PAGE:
According to the Las Vegas Convention and Visitors Authority, approximately 1 in 5 visitors (18%) to the Las Vegas Strip in 2015 held an international passport, with Canada, Australia, and the United Kingdom being our key international feeder markets.
After reading multiple articles with attention grabbing headlines like “international travel searches to United States down 17% since Donald Trump’s inauguration,” I wondered how accurate this was, and what, if any, effect this would have on Las Vegas tourism.
According to the USA Today (view article):
Overall, airfare searches from international destinations to the United States have dropped 17% since President Trump’s inauguration, according to the flight-data services firm Hopper. Searches from the seven countries included in the now-halted travel ban dropped 33% in the same period, the company said. The one notable exception: searches from Russia to the United States, which have leapt 88%, the company said. The drop includes some surprising countries, including Ireland, where travel searches to the U.S. have also dropped 33%.
(Read the same data on Conde Nast here.)
In today’s hyper-partisan political landscape, it’s becoming frighteningly normal to dismiss information you disagree with as being “fake news” and to interpret everything in the way the best fits your worldview.
This is when owning a travel website comes in handy…
We have access to over a decade’s worth of historical data on searches that have come from international visitors planning their Las Vegas nightlife on our site. Our data doesn’t care about your politics and has no bias. It just is what it is. And, if these trends continue, it should raise a red flag for anyone who derives their income from Las Vegas tourism.
Since Donald Trump being inaugurated as President of the United States, our sample of international traffic has dropped similarly to what’s been widely reported on other travel sites:
United Kingdom -26%
And, as a bonus, our data also showed this boost: Russia +162%
To be sure, this isn’t a perfectly accurate way of saying for sure that these international visitors absolutely won’t be visiting Las Vegas in the near future.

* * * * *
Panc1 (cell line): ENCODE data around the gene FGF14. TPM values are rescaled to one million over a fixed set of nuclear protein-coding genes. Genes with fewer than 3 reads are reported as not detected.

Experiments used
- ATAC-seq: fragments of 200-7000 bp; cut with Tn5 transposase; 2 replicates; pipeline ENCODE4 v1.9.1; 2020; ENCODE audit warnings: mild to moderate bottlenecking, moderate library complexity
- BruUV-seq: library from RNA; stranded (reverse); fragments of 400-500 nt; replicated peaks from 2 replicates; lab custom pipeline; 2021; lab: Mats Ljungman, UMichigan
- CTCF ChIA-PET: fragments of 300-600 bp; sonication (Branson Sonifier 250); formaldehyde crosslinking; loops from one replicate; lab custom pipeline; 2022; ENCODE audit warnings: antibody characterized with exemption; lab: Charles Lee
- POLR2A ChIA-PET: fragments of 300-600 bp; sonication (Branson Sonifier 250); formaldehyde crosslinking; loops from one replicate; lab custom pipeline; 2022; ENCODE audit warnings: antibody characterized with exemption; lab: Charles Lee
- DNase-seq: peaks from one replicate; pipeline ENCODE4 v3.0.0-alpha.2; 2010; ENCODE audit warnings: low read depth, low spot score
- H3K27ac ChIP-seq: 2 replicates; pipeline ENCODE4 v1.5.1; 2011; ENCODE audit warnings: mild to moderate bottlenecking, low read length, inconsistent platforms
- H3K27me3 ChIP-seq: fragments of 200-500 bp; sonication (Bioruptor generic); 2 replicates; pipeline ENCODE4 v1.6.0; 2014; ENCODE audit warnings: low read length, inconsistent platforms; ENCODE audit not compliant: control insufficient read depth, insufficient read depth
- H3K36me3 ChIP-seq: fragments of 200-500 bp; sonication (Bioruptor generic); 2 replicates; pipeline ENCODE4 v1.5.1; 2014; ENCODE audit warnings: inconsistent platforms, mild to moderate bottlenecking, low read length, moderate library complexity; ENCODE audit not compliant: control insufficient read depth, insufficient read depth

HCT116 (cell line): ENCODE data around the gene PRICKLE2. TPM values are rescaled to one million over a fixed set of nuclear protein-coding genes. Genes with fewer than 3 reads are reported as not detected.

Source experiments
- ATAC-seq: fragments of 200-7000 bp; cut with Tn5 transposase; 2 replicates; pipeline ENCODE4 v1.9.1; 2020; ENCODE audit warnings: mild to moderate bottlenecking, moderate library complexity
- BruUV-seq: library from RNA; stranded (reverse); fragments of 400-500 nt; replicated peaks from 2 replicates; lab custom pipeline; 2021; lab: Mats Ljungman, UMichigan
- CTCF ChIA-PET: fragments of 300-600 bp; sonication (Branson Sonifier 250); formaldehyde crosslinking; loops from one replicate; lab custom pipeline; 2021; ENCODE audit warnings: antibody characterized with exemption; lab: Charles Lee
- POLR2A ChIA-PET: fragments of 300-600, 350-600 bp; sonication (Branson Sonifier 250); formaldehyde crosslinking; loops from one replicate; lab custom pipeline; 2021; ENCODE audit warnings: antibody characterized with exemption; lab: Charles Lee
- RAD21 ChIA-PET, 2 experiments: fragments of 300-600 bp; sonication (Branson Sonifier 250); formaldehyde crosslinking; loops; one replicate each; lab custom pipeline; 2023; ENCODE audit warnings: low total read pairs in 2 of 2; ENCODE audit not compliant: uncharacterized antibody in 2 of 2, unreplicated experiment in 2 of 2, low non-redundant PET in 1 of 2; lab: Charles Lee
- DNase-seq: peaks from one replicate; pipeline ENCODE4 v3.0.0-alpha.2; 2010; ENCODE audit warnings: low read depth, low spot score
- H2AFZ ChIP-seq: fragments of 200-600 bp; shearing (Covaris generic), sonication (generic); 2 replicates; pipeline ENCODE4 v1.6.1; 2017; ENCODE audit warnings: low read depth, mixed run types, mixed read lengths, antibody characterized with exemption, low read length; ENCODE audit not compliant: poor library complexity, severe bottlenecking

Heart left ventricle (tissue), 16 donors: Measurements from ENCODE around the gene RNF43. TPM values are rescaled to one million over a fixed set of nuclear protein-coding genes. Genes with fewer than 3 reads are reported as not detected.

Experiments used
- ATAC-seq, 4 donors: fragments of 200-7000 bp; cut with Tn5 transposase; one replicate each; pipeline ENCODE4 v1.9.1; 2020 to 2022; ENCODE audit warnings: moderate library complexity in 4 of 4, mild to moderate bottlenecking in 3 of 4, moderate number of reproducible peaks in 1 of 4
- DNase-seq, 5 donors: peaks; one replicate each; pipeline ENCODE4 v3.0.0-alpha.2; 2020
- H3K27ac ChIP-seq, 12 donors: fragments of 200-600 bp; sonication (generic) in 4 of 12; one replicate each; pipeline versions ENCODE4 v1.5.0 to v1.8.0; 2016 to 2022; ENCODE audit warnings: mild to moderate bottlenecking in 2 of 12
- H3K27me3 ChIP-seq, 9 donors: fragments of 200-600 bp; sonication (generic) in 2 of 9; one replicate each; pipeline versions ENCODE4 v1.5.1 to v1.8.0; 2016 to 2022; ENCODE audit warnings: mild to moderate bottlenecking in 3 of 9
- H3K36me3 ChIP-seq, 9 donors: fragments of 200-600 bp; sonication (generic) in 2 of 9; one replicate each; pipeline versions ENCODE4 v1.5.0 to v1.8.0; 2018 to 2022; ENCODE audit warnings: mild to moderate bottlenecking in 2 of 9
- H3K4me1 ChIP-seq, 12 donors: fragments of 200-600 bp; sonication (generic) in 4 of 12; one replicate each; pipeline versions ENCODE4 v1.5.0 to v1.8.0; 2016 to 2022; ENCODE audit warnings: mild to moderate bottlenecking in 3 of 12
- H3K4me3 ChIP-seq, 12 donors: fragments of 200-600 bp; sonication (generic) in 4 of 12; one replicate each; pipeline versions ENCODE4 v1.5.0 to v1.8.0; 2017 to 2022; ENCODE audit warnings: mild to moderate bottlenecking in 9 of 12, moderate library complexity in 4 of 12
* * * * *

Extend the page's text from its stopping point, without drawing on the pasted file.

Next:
It may turn out that they’re just waiting for things to calm down, or maybe they’re all just fashioning together boats made of palm trees and, in an ultra hipster move, planning to explore the United States without any help from the internet.
But the fact that our traffic analytics data — which is specific to Las Vegas, matches up perfectly (or in some cases, much worse) than what has been reported on other travel and booking websites, isn’t looking good for The Strip.
If this trend in data is any sign of things to come, Las Vegas is looking at a drop in international visitors and it’s timing aligns perfectly with all of the news (and attempted legislation) coming from Washington D.C.
How We Got Our Numbers.
To compare LasVegasNightclubs.com to what’s been reported on national sites like Conde Nast, USA Today, and Hopper.com, I isolated three sets of data for International traffic to LasVegasNightclubs.com:
From 1/20/17 – 2/20/17 (Post Trump Inauguration).
From 1/20/16 – 2/20/16 (Comparable Time Period in 2016).
From 1/20/15 – 2/20/15 (Comparable Time Period in 2015).
Then, for an added bit of confidence in the data:
From 1/01/17 – 1/19/17 (Just Before Trump’s Inauguration).
From 1/01/16 – 1/19/16 (Comparable Time Period in 2016).
To compensate for differences in overall traffic levels due to changes in SERP (SEO), marketing campaigns, and press for the website (overall, our website traffic is up), I proportionately adjusted a curve to each date range. Also, of note, I only checked the 7 countries mentioned.
It’s possible to nitpick a few percentage points here and there, but the overall trend on our traffic is perfectly clear: international traffic is undeniably down in the month since Donald Trump took office, and that’s exactly what other sites are reporting as well.